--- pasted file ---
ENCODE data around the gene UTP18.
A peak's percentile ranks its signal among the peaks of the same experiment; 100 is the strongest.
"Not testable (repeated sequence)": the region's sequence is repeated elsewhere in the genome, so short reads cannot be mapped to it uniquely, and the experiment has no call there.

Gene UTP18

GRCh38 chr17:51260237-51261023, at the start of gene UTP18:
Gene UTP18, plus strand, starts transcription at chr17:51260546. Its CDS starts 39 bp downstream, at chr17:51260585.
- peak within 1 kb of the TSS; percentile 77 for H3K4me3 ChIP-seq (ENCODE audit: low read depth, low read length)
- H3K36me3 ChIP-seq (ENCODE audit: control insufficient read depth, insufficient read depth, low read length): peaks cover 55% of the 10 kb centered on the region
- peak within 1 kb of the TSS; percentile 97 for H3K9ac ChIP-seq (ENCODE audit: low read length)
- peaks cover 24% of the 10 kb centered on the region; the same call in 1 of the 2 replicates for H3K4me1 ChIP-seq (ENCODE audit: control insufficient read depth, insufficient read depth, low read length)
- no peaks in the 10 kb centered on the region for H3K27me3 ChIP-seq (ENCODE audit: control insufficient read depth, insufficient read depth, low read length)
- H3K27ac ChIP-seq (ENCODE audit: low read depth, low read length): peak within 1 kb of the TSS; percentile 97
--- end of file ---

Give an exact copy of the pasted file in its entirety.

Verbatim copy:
ENCODE data around the gene UTP18.
A peak's percentile ranks its signal among the peaks of the same experiment; 100 is the strongest.
"Not testable (repeated sequence)": the region's sequence is repeated elsewhere in the genome, so short reads cannot be mapped to it uniquely, and the experiment has no call there.

Gene UTP18

GRCh38 chr17:51260237-51261023, at the start of gene UTP18:
Gene UTP18, plus strand, starts transcription at chr17:51260546. Its CDS starts 39 bp downstream, at chr17:51260585.
- peak within 1 kb of the TSS; percentile 77 for H3K4me3 ChIP-seq (ENCODE audit: low read depth, low read length)
- H3K36me3 ChIP-seq (ENCODE audit: control insufficient read depth, insufficient read depth, low read length): peaks cover 55% of the 10 kb centered on the region
- peak within 1 kb of the TSS; percentile 97 for H3K9ac ChIP-seq (ENCODE audit: low read length)
- peaks cover 24% of the 10 kb centered on the region; the same call in 1 of the 2 replicates for H3K4me1 ChIP-seq (ENCODE audit: control insufficient read depth, insufficient read depth, low read length)
- no peaks in the 10 kb centered on the region for H3K27me3 ChIP-seq (ENCODE audit: control insufficient read depth, insufficient read depth, low read length)
- H3K27ac ChIP-seq (ENCODE audit: low read depth, low read length): peak within 1 kb of the TSS; percentile 97